2012-13 Summary of Resource Sharing Statistics

In July of each year, I collate and summarize the resource sharing statistics from the IAMSLIC Distributed Library project. 2012/13 represents the eleventh complete year of the resource sharing program. A total of 4322 requests were submitted during 2012/13, an overall decrease of 17% from the previous year. A total of 43,023 requests have been submitted via the system since its inception in 2002.

The resource sharing program continues to be broadly international in scope, with 75 different IAMSLIC lending libraries in 26 countries receiving borrowing requests from 124 IAMSLIC libraries in 45 countries, similar to previous years’ numbers. 33 (44%) of those 75 lending libraries are in the United States and they received 68.2% of the total requests, the highest percentage since 2004/05. Libraries in Germany, Australia, Mexico, Canada, India, Argentina, the Philippines, Belgium and Colombia collectively received 27.9% of the borrowing requests.

The Hopkins Marine Station of Stanford University (U.S.) regained its status as the top lending library this year, followed by Hatfield Marine Science Center of Oregon State University (U.S.), the Alfred Wegener Institut in Bremerhaven (Germany), the Pell Marine Science Library at the University of Rhode Island (U.S.), and the University of Hawaii (U.S.).

Overall activity across the Regional Groups is more balanced than in recent years, although EURASLIC and SAIL still conduct much of their regional interlibrary loan activity via their discussion lists, so the number of transactions via the Distributed Library does not reflect the full volume of resource sharing in those regions. The Latin American region continues to make active use of the resource sharing program while contributing a substantial amount of lending in return, including an significant percentage of requests filled within the region. Of particular note is the increase in activity in the Pacific region where members from 6 countries constituted 20.3% of all borrowing, while members from 3 of those countries contributed 8% of overall lending. (Note that these numbers include India and Malaysia which are not part of the formal geographic boundaries of the Pacific Islands Regional Group).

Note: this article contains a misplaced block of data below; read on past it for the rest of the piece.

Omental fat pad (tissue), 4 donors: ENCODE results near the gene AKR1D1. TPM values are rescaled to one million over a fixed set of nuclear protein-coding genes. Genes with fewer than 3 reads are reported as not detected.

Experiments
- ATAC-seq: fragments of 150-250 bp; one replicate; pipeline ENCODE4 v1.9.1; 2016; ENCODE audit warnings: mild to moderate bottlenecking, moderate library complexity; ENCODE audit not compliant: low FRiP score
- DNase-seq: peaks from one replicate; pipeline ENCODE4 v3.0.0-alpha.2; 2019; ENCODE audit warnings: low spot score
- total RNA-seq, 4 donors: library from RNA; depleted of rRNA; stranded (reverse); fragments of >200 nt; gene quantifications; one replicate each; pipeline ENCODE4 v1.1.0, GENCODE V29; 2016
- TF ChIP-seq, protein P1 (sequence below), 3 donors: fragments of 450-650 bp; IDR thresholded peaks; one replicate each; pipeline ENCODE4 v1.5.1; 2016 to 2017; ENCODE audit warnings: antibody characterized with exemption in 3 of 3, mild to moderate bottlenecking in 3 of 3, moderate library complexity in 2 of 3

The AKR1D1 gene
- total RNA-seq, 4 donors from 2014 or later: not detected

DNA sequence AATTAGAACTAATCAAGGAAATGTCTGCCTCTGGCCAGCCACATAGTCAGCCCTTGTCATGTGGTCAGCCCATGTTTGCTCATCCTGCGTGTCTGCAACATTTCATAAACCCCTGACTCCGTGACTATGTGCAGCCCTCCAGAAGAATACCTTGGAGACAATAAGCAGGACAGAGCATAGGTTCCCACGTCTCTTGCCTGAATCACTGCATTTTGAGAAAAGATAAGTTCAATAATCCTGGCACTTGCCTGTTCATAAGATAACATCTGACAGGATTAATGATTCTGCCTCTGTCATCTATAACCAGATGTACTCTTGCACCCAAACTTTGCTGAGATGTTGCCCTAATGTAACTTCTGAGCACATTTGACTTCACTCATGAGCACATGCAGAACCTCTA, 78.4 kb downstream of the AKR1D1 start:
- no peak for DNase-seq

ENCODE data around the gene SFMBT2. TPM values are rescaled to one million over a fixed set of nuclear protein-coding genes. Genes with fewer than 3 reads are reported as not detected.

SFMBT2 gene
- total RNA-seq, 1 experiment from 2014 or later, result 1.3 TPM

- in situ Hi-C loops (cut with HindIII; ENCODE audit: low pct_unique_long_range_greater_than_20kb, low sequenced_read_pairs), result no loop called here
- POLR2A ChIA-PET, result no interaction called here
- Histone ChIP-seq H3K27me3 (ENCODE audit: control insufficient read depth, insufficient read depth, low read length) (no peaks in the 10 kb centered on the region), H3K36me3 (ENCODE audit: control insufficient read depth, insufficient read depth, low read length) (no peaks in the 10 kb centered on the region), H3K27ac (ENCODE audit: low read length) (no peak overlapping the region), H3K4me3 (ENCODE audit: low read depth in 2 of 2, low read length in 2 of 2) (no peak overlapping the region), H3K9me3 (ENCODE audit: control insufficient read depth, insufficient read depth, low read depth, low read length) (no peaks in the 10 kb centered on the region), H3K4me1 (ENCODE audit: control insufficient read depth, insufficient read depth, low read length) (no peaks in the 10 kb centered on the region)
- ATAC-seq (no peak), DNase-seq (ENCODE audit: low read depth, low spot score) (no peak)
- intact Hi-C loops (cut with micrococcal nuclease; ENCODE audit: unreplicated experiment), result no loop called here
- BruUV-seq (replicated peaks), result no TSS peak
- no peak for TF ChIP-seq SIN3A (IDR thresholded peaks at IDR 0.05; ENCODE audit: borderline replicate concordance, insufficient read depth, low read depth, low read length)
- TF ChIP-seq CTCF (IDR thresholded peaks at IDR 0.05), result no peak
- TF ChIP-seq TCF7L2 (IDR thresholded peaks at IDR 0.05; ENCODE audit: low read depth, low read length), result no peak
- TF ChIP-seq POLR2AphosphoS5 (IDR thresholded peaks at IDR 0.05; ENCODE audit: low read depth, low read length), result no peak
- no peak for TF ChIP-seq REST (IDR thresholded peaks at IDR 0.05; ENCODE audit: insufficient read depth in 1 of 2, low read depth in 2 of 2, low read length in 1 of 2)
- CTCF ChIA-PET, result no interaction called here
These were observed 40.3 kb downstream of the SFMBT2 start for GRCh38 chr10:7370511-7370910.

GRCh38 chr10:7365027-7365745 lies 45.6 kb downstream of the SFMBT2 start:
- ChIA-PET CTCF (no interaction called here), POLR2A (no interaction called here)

The complete set of data is available on the Distributed Library website via the Resource Sharing Statistics link at http://library.csumb.edu/iamslic/ill/. It includes a spreadsheet for each year that offers charts and additional analysis of lending and borrowing patterns. I encourage you to look at the 2012/13 numbers and will be glad to answer any questions you may have about the data.

Steve Watkins
California State University, Monterey Bay, Library

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